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What Hidden Secrets Could Weiner's Hard Drive Hold?

Hand Bacteria

A new technique developed at CU‑Boulder to identify individuals by the unique communities of hand bacteria they leave behind on objects they have handled may prove to be a valuable forensic tool in the future.Steve Miller, CIRES

Diamonds are forever -- and so it seems is computer data.

Tweets, digital images, chat messages and more that New York Democratic Rep. Anthony Weiner's sent to college cuties and porn stars alike may prove to be his downfall. Computer forensic experts told FoxNews.com that an exhaustive hunt through his or any hard drive turns up tons of information -- even files a user has deleted or erased. 

For these geeks, the ones and zeroes in a computer are like the clues at a crime scene. And there are a lot of ones and zeroes.

"It's like a murderer tracking blood around the room -- they're trying to cover things up but instead creating even more footprints," Douglas Brush, chief forensic examiner with the Digital Forensic Group, told FoxNews.com.

The basic methodology is called "file carving." Using a forensic disk image -- an exact replica of every byte of data on a computer's hard drive -- a forensic analyst can study the raw bits on the hard drive to piece together artifacts and recreate files, "carving them out" of the raw data.

If there are a lot of items in the raw, "unallocated" space, it shows that someone was possibly trying to hide things -- a bad idea, Brush explained.

"A lot of users will attempt to hide their actions. It only complicates things," he told FoxNews.com. "It can make it even worse for them." Experts can detect those guilty efforts to hide data and  point to it as circumstantial evidence.

There's even a term for it.

"Spoliation," said Chris Miles, owner of computer forensics investigation company Miles Technologies, "describes the intentional destroying or spoiling of evidence."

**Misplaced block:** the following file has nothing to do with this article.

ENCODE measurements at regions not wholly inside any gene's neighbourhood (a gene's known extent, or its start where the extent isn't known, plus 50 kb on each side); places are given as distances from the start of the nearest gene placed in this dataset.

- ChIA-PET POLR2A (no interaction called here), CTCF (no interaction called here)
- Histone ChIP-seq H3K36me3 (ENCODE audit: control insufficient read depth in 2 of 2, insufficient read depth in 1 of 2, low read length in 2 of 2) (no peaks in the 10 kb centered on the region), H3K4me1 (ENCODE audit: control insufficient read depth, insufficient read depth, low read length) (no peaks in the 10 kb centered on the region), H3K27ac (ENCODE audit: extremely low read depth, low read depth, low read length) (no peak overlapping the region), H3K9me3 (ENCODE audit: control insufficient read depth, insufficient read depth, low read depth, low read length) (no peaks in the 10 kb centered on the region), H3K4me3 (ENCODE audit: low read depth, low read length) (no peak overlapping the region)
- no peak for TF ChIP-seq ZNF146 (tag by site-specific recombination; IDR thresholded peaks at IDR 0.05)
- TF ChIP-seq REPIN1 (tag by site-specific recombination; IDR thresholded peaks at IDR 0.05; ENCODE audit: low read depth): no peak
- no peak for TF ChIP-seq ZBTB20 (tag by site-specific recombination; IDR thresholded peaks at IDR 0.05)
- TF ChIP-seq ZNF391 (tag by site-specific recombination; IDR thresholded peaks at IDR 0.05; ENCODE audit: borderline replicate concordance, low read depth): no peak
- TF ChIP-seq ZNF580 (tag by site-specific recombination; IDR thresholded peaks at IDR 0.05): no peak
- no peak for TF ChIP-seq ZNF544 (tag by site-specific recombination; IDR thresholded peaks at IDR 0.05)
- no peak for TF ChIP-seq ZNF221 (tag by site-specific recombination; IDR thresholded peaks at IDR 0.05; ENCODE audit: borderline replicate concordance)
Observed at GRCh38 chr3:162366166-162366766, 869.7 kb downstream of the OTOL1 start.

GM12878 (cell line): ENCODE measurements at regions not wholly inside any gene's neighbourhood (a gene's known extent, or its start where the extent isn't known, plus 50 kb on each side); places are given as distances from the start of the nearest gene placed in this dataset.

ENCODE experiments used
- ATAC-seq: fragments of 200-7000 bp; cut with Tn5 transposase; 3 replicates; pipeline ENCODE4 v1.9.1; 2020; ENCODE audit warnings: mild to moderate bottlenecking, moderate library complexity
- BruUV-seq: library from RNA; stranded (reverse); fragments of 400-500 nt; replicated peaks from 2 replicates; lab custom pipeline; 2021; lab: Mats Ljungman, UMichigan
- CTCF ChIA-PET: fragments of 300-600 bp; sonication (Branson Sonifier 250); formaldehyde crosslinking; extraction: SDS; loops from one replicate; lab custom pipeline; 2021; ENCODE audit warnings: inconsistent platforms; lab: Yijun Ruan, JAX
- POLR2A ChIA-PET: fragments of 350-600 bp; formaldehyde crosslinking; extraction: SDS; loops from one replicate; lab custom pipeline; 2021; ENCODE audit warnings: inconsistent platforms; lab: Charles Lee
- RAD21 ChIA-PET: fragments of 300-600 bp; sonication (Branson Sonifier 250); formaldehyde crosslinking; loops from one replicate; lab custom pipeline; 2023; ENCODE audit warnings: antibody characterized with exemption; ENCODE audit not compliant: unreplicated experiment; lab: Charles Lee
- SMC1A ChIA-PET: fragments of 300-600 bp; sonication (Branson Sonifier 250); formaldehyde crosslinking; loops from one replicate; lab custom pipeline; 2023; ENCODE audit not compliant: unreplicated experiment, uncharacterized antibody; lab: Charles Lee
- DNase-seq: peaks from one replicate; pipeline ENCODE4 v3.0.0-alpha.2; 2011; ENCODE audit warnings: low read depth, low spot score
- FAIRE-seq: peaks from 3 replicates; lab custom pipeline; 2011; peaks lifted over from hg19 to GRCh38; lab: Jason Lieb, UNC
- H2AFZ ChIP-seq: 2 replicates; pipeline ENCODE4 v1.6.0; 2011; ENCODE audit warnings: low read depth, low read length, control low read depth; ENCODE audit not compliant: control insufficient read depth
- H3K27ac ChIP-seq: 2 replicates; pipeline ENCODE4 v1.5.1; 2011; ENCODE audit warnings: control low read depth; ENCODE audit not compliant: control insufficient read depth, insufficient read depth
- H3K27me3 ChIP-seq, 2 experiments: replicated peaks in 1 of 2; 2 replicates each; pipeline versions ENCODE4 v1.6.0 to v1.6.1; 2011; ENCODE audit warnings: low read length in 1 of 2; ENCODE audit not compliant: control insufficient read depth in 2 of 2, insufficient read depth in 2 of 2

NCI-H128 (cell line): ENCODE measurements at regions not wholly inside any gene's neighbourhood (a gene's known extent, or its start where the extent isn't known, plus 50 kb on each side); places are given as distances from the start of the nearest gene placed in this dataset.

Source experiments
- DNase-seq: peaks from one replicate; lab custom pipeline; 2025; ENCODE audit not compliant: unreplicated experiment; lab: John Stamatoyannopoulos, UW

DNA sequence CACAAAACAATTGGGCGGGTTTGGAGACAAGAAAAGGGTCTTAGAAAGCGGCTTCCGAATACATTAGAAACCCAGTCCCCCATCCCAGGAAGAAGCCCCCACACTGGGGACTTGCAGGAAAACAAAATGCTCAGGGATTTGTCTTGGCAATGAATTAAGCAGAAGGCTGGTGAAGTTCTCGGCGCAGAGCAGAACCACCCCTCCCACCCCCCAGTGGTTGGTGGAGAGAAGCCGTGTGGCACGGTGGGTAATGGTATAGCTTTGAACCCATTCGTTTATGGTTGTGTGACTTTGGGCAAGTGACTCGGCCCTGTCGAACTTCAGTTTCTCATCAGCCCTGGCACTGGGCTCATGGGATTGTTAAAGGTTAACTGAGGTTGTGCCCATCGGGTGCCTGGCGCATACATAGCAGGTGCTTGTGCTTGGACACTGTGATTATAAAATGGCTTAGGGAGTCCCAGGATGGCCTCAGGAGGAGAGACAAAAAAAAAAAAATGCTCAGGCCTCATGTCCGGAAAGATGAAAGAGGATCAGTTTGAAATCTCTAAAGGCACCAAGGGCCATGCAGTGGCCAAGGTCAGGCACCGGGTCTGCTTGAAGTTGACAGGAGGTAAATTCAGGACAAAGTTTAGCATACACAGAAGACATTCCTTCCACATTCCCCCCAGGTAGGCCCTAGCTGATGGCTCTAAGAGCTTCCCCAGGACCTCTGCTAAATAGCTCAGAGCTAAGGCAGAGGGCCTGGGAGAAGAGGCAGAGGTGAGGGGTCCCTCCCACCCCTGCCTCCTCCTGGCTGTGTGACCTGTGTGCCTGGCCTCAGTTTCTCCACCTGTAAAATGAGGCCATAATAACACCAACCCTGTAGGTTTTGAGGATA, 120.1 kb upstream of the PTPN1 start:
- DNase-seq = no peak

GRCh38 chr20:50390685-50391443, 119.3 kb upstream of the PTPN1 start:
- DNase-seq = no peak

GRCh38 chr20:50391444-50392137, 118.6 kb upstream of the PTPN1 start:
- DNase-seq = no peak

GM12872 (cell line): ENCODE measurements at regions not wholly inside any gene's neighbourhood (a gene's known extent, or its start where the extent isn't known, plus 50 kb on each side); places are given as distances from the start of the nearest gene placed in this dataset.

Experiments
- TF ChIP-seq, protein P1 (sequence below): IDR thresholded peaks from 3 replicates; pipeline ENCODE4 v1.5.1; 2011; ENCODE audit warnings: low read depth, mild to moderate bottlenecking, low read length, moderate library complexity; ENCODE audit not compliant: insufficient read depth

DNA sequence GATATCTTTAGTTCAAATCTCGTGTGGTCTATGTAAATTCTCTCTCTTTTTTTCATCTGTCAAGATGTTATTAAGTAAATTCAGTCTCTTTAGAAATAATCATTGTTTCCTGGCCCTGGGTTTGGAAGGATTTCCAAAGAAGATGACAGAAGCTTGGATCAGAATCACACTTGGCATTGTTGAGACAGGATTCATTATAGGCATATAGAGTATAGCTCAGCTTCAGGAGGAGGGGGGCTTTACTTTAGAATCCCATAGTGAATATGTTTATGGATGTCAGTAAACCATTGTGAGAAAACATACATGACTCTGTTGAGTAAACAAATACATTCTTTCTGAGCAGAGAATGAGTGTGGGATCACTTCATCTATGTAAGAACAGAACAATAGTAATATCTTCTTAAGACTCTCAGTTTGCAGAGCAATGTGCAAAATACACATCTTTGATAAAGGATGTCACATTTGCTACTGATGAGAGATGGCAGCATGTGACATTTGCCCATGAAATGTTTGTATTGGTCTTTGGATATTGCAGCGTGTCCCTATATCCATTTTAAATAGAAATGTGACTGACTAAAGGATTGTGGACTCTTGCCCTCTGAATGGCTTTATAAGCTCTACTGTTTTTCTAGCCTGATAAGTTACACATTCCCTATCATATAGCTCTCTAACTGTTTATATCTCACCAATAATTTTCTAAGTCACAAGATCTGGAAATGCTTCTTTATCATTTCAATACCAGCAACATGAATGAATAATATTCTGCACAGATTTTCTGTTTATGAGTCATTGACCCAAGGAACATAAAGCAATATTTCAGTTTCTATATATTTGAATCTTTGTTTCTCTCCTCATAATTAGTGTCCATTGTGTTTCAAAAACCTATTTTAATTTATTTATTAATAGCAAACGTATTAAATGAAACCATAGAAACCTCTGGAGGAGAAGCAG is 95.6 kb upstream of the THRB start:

Erasing all those zeroes and ones takes a lot of work, Brush explained. Instead the computer removes the marker or the "index entry" that tells where a file is, but not the entire file itself. And forensics firms know when a file was erased.

Deleting data doesn't hide it from these bloodhounds, in other words.

"They might cover up their tracks, but they don't do as good a job covering up the covering up of their tracks," Miles said.

In addition, there are bits of data in digital images that can be used to create a complete picture of a picture.

"Pictures have 'EXIF' data that can give info about the camera that was used to take a shot. And some have geolocating info that can say where a picture was taken," Brush said.

Using these file remnants, as well as emails, documents, pictures, and videos, gives forensic experts a complete view of a person's activities. And professional grade software tools such as EnCase by Guidance Software and Forensic Toolkit (FTK) by Access Dataa can comb through it all.

"You have some very distinct dates and times of what a particular gentleman was doing," Brush told FoxNews.com. "We can say on this date and this time precisely what a person was doing."

Miles agreed.

"We can say, for example, he emailed his mom at 11:03 and responded to some other email at 11:04 -- and then at 11:05 he surfed porn," Miles said, showing just how precisely his firm can break down a timeline from digital records.

Cell phones act like little computers, both experts agreed, and can be tracked and analyzed in precisely the same fashion. 

"You really are piecing together a puzzle," Miles said.

Jeremy A. Kaplan is Science and Technology editor at FoxNews.com, where he heads up coverage of gadgets, the online world, space travel, nature, the environment, and more. Prior to joining Fox, he was executive editor of PC Magazine, co-host of the Fastest Geek competition, and a founding editor of GoodCleanTech.